Distant Sun - Into the Nebula
Metalism
Thrash/Power Metal
10 songs (52' 57")
Release year: 2016
Reviewed by Andy

Haven't satisfied your craving for Black In Mind-era Rage, even after last year's release? Russian Shadow Host side project Distant Sun is here to help again with that little problem. Like Peavey Wagner, Alexey Markov's rough voice continues to strike a nice balance between power-metal beauty and thrash metal asskicking, and the band's songwriting is just as energetic as their influence's; I was headbanging by the second song.

Everything good from Dark Matter made it into Into the Nebula. The references to sci-fi and fantasy pop culture such as George R.R. Martin's Song of Ice and Fire series and Frank Herbert's Dune books are back, and even though Markov's preference is for a rough growl at most times, he has a decent range when taking his choruses into major-key power metal territory. Another thing to appreciate is that the guitar riffing takes second place to the songwriting and melody, which doesn't always happen when the band's being led by a guitarist. Any indulgence in guitar-oriented songwriting comes in its rightful place on the mid-tempo but gorgeous instrumental Andromeda, a display of virtuosity in both the guitar work and the tune. The lovely melodies, however, do not admit of any softness or delicacy, and any tendencies towards the latter are nipped in the bud by the smoothly mixed but loud drumming, which is more often than not found closely in the vicinity of the double-kick pedal.

Almost all the time, this comes off without a hitch; Rage worship rarely misses its mark even in clumsy hands, and Distant Sun's veteran musicians are nothing if not skilled. The biggest imperfections are accidental and born of the band's desire to convey the mood of their sci-fi themes to the listener at all costs. An example of that is Inspired by Fear's voice-overs from Dune, which disfigure a song whose melody for once falls flat -- but such missteps are rare. The Battle That Never Ends, a pure homage to Game of Thrones, effortlessly evokes an epic atmosphere despite being no longer or heavier than the rest of the songs on the album, and its successor speeds the pace of the album back up to the headbanging speed that listeners will desire most. There's even a stab at Blind Guardian-style fantasy bombast on a couple of the later tracks, which doesn't achieve the high level of over-the-top metal opera that such a band is capable of, but still results in songs worthy of any of the 80s greats.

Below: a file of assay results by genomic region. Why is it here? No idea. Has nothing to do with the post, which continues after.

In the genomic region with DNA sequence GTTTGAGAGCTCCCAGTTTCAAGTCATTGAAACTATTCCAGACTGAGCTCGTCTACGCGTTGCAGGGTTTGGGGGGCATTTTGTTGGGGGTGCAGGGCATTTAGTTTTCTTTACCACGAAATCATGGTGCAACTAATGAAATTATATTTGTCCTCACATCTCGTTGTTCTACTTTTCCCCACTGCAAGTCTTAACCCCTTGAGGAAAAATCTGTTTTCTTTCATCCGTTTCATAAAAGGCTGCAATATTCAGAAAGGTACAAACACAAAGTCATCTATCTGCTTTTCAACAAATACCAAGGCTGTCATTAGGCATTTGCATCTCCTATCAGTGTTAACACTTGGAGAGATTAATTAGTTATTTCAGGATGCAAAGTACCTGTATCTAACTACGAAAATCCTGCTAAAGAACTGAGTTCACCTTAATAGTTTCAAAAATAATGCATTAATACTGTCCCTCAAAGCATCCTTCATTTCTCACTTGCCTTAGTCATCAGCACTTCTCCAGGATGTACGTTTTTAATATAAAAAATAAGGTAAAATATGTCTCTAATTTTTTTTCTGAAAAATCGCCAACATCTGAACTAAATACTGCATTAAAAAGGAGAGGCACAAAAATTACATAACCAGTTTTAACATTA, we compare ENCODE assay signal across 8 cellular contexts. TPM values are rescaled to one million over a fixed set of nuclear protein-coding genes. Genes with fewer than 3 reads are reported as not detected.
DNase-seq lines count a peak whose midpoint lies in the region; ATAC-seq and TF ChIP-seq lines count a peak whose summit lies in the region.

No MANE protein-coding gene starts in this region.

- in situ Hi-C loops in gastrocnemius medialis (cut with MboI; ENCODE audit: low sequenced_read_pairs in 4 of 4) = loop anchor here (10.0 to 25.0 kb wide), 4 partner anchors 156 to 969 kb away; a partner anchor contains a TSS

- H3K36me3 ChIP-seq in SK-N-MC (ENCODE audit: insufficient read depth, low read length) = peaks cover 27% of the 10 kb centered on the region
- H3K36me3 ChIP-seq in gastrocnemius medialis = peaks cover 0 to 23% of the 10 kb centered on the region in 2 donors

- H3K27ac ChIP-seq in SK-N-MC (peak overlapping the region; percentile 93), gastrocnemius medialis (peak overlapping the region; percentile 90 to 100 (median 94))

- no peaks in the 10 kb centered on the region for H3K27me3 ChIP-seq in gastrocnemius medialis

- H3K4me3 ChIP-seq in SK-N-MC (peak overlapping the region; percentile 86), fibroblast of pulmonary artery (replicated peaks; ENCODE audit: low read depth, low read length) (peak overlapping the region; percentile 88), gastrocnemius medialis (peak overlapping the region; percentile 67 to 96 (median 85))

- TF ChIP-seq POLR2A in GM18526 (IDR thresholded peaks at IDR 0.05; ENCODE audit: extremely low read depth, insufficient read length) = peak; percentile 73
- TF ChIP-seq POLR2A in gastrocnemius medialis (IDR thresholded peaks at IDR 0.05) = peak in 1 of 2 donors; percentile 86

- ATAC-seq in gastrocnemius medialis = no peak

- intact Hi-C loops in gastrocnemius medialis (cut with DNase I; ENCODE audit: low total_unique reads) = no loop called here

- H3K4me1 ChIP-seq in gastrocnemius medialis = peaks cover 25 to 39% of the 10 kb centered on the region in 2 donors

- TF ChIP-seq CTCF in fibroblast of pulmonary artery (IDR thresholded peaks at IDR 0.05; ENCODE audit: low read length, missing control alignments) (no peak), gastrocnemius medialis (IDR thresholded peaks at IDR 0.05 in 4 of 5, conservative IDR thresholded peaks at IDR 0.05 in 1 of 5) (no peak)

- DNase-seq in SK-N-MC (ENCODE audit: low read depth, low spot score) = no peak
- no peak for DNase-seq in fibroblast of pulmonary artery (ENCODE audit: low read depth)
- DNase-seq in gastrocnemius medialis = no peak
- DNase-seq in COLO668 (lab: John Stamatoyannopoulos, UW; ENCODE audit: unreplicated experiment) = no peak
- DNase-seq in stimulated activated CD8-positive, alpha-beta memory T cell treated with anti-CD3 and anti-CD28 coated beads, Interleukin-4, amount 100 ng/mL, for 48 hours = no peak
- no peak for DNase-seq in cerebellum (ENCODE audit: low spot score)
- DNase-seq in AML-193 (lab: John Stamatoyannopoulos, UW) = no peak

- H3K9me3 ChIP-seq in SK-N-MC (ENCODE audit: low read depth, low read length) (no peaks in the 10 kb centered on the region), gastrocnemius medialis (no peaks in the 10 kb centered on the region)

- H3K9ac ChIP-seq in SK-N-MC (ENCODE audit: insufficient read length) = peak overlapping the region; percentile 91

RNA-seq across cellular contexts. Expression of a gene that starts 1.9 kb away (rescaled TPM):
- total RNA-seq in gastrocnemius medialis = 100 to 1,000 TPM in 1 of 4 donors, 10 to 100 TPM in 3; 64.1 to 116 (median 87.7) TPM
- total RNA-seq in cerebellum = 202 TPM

Distant Sun bills this foray as an attempt at European melody with American aggression, though I can't see the American influence myself. Maybe they mean the bonus track, in which, for fun, they try to write an 80s-style pop metal song along the lines of something by Motley Crue, the resulting tune sounding, to my ears, about as American as a bowl of borscht. But regardless of where Into the Nebula draws its aggression from, it certainly has it in spades; enough aggression, in fact, to make this one of the heaviest power metal albums I've heard from 2016. Fans of the great European heavy and power metal groups of the 80s, take note and pick this one up.

Bandcamp: https://metalism.bandcamp.com/album/into-the-nebula.

Killing Songs :
All except Inspired by Fear
Andy quoted 88 / 100
Other albums by Distant Sun that we have reviewed:
Distant Sun - Dark Matter reviewed by Andy and quoted 86 / 100
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